Regarding Susan Sontag is directed by Nancy Kates and is narrated by Patricia Clarkson. It is a documentary style film which provides details on the life, loves, interests, and eventual death of the infamous intellectual Susan Sontag. Sontag lived from 1933-2004, producing a wide array of literature from 1964 until her death. The film is filled with interview snippets from a large array of people who found themselves to be close with Sontag at various points throughout her life. Sontag’s sister, Judith Sontag Cohen, her son David Rieff, her close friends Noël Burch and Mark Danner, along with a plethora of Susan’s past partners (including Annie Leibovitz, Lucina Childs, Eval Kollisch, and Harriet Sohmers Zwerling) are all featured quite heavily in the film. Each offers insight into her battles with illness, personal troubles, but most of all – her constant love affairs.
The film begins by offering insight into Sontag’s early years. Patricia Clarkson narrates many of her old diary entries, and archived audio recordings of Susan’s musings on her own upbringing are interspersed. The film glosses over her teenage years until she enters the University of Chicago at age 17, where she courts, and quickly marries her sociology lecturer. Although previous to their engagement, at the age of 15, Sontag had noted thoughts concerning her Sexual Orientation in her diary by stating, “I feel I have lesbian tendencies (how reluctantly I write this)”. Further, Sontag had also expressed a desire to “outgrow” these tendencies. Although Sontag was undoubtedly bi-sexual, as she had extremely loving relationships with both men and women, her early marriage and subsequent childbirth at age 19, almost certainly reflect the pressure she felt to meet certain Sexual Scripts. The film places emphasis on the fact that the teenage Sontag wanted nothing more than to “grow up”, citing both her sister, and an archived interview of Ms. Sontag during her adult years. Sontag’s idea of growing up reflected cultural norms and expectations in the time which she lived. In the 1950s, it was viewed as impossible for a woman to “grow up” in any way but by marrying and having children. However, Sontag realized in 1959 (with the divorce of her husband, and “abandonment“ of her child) that fulfilling society’s scripts was not a way to grow up, and instead experienced much more personal growth when she chose to fully explore her sexuality and intellectual appetites.
In 1964, Susan Sontag published her first work, named “Notes on Camp”, which emphasized the key elements of Camp, a “social, cultural, and aesthetic” subculture which is heavily associated with the LGBTQ community, but extends much further. The movement was popularized by figures such as Andy Warhol, and the Kuchar brothers, and heavily permeated popular culture from the 1960s through the 1980s. This piece elevated Sontag’s social standing, and resulted her gaining massive popularity. In both her professional and personal life while in the spotlight, Susan Sontag embodied the Second Wave Feminist Movement. The movement, which found its roots in 1960s America, broadened the debate from a focus on woman’s suffrage and “de jure” inequalities, to a much broader spectrum of issues, including workplace, legal, and “de facto” inequalities. In the film, Sontag’s role as a second wave feminist is cemented, as she vigorously, yet somehow graciously protests being labeled as a “female writer”. Ms. Sontag makes it obvious that gender should be far removed from, and irrelevant in, the professional realm. The audience is exposed to the notion that Sontag was a natural leader, and came to dominate intellectual spheres previously inhabited primarily by men.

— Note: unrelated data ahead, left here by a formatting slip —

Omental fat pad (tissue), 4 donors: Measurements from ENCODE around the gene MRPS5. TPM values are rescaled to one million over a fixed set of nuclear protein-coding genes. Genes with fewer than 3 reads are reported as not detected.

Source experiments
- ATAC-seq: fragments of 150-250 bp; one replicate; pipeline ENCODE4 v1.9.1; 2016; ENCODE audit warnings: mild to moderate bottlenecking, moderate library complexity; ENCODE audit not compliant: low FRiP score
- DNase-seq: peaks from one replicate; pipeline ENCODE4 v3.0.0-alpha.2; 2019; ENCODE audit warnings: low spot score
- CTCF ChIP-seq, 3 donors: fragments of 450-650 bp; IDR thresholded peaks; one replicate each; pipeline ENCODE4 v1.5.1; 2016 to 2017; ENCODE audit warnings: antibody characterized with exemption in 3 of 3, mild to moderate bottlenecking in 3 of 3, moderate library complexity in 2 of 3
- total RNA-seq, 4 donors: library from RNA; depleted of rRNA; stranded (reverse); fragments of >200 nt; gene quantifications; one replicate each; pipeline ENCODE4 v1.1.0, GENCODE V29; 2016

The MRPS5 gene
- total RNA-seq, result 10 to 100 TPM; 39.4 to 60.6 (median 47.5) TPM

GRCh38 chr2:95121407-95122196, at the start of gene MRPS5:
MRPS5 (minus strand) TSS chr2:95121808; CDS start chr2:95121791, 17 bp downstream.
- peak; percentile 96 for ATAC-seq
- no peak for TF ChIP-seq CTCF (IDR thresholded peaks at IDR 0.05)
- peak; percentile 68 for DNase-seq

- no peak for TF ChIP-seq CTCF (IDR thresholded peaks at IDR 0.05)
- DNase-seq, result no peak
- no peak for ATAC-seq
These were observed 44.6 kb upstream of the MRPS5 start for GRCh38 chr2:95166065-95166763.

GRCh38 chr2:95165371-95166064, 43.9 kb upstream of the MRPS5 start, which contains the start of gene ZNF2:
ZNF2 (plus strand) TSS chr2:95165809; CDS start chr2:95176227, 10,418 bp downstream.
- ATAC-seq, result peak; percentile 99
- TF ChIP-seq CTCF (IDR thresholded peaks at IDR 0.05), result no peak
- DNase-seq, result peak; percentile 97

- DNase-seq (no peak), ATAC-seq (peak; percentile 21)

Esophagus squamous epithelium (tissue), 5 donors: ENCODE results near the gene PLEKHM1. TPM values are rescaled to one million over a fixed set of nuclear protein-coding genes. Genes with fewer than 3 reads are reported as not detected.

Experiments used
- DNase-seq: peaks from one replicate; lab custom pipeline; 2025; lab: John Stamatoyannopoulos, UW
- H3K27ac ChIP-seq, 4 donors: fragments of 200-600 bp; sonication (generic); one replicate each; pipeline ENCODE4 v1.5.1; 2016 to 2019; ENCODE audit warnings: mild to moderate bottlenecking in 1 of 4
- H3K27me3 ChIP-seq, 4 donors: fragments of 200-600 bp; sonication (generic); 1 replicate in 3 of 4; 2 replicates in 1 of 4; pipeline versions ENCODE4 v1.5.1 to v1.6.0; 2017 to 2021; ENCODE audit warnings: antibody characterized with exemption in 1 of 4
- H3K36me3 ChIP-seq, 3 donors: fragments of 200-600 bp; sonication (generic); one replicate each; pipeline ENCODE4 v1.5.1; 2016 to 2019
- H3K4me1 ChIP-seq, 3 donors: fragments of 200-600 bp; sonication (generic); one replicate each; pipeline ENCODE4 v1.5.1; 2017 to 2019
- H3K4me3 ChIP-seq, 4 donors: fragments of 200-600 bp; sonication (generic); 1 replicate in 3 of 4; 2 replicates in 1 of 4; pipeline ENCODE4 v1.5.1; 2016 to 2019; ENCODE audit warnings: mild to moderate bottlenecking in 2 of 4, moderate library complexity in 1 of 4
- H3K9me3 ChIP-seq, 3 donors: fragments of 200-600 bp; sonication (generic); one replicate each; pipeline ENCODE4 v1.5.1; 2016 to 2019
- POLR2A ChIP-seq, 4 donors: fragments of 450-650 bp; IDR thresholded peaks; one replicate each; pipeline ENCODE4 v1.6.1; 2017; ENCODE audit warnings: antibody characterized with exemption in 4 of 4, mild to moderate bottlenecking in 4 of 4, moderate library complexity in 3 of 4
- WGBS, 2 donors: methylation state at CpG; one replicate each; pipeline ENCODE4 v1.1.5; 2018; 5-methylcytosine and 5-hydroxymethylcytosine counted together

Susan was also a keen political philosopher, and perhaps the most striking scene in the film is derived from that aspect of her life. About 60 minutes into the film, narrator Patricia Clarkson reads the following powerful excerpt from one of Sontag’s work, in which she tears apart the perceived good of Colonialism, by writing, “Shakespeare, parliamentary government, baroque churches, Newton, the emancipation of women, Kant, Marx, and Balanchine ballet, don’t redeem what this particular civilization has wrought upon the world”, Sontag continues, “the white race is the cancer of human history”. The scene is framed perfectly through dramatic voice-over and ominous background music to relate not only the gravity and fierce anti-colonial nature of the statement, but also to capture Sontag’s unapologetic and direct style. This quotation from Sontag came at the height of the cold war in the late 1960s, and also frames Ms. Sontag’s passionate approach to her work. As seen in the film Sontag’s passion never faded, even during her third and final battle with cancer. Susan Sontag, as she would undoubtedly want it, was not a remarkable woman, but instead, was a truly remarkable person.
My experience at the screening room was, by all accounts, delightful. I found myself welcomed into the cozy environment of the independent theatre by the warm smiles from their gracious attendants. Having gone there with my friend from class, we noticed some of our other peers in GNDS 125 and sat with them. Not all of the audience were students, it was clear, as many others in the theatre were of a noticeably more advanced age. I think we all enjoyed the film, and I particular felt that I was able to emphasize more with Ms. Sontag’s story after being familiarized with many key terms and concepts in GNDS. I hope the noise from our pens furiously scribbling on pads of paper throughout the movie did not disrupt the other moviegoers, although we did try to be as courteous as possible. All in all, I’m very pleased with my experience at Reelout, and am interested to see if their film lineup in 2016 is as compelling as it was this year.